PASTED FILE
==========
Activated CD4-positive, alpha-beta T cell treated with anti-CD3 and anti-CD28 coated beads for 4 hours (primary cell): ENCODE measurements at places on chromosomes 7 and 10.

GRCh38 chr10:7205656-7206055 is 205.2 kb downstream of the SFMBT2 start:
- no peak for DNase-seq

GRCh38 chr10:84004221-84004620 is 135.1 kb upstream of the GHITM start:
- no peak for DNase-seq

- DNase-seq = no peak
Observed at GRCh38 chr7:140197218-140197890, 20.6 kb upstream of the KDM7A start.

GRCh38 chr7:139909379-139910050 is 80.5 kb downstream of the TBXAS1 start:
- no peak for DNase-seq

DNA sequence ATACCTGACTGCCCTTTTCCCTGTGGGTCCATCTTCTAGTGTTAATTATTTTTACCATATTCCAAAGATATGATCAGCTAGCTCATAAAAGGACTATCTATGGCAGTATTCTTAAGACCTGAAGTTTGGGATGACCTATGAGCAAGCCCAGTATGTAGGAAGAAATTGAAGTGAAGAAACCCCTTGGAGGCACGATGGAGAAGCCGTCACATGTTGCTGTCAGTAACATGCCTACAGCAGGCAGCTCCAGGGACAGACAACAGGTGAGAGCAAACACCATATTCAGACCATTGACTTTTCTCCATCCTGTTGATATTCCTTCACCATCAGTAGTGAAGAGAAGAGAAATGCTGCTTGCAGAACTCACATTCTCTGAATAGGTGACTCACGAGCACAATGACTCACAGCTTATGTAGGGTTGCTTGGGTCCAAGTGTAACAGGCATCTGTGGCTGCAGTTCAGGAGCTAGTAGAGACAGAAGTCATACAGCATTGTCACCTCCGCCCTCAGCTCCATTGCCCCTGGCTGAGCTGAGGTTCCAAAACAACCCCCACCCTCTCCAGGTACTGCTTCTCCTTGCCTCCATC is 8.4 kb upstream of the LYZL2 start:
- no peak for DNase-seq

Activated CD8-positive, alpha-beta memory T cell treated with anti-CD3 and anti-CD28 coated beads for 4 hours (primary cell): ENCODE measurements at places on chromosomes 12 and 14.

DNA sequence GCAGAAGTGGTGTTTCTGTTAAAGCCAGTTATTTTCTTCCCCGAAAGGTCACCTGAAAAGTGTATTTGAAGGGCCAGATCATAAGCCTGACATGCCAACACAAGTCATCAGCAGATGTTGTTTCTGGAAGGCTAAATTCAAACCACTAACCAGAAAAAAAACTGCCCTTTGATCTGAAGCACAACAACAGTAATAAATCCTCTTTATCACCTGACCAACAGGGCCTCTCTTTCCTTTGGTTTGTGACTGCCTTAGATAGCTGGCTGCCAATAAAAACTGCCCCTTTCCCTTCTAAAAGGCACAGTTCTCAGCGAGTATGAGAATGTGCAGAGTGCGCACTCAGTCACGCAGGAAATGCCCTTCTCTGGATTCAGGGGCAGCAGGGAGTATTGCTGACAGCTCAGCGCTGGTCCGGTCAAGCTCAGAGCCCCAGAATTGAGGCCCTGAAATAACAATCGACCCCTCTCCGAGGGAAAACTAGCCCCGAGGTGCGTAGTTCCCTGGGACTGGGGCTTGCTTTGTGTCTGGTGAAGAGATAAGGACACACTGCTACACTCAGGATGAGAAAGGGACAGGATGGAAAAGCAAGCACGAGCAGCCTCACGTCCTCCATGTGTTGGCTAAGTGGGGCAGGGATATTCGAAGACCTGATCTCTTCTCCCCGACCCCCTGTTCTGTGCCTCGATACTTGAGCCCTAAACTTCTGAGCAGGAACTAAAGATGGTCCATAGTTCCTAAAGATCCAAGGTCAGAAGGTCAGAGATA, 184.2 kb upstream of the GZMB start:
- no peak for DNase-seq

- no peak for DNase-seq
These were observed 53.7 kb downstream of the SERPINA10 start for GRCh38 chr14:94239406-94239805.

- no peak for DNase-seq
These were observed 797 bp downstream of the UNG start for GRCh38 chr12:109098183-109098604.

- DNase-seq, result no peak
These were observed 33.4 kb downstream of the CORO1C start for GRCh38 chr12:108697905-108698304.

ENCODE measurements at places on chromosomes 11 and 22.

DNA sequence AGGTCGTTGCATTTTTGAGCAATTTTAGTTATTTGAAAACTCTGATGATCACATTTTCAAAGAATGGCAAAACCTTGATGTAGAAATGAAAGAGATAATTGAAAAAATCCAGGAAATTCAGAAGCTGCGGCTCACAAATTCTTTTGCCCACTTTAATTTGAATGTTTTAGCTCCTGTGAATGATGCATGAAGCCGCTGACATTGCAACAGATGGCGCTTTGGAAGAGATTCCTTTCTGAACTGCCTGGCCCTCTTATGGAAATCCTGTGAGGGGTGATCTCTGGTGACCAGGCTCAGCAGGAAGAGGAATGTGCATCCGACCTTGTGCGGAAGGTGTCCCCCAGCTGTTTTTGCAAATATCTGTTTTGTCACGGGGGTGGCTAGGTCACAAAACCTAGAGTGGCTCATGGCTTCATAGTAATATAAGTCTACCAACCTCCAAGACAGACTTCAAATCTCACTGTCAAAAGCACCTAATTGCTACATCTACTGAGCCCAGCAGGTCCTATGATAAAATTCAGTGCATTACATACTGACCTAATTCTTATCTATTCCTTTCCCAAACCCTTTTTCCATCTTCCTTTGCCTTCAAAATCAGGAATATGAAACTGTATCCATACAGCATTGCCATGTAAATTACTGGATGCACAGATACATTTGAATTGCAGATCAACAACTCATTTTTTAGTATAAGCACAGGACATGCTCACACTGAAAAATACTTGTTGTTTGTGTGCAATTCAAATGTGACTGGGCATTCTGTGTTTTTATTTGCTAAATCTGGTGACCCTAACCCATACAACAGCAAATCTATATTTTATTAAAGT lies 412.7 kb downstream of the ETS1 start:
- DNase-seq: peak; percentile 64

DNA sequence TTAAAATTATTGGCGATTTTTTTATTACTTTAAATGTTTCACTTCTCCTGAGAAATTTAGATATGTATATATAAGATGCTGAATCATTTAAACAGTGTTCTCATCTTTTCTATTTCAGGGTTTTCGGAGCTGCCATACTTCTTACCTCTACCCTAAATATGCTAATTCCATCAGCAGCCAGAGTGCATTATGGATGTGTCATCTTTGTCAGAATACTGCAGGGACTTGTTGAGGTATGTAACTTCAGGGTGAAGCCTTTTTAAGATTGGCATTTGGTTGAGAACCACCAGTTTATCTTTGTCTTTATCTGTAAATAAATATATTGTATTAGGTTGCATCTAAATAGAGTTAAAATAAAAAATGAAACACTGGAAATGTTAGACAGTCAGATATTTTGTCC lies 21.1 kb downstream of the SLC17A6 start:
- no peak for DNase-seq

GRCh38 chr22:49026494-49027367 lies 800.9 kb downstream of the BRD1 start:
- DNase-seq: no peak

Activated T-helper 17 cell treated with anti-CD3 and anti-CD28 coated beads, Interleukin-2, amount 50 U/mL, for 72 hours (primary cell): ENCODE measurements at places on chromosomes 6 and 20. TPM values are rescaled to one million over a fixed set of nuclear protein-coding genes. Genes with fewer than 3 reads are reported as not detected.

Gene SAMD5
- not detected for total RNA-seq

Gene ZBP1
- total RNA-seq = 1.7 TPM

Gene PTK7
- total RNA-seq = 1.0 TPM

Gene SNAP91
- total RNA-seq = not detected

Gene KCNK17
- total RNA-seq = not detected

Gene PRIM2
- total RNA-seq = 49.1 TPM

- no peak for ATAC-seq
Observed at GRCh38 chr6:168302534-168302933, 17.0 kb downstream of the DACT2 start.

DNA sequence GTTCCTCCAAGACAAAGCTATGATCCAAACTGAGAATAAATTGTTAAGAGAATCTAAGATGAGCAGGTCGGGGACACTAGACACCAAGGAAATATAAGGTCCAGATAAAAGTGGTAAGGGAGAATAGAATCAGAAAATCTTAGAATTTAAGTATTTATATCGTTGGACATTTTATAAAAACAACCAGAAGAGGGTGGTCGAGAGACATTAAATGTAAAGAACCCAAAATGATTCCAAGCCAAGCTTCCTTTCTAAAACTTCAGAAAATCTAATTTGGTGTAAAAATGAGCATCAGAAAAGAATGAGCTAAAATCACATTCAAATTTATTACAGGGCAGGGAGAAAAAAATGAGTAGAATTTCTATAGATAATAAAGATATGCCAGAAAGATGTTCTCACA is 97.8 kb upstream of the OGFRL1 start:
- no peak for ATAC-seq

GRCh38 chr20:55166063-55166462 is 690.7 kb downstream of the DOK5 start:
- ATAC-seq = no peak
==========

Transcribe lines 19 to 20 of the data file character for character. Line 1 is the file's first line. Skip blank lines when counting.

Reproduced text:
- DNase-seq, result no peak
These were observed 33.4 kb downstream of the CORO1C start for GRCh38 chr12:108697905-108698304.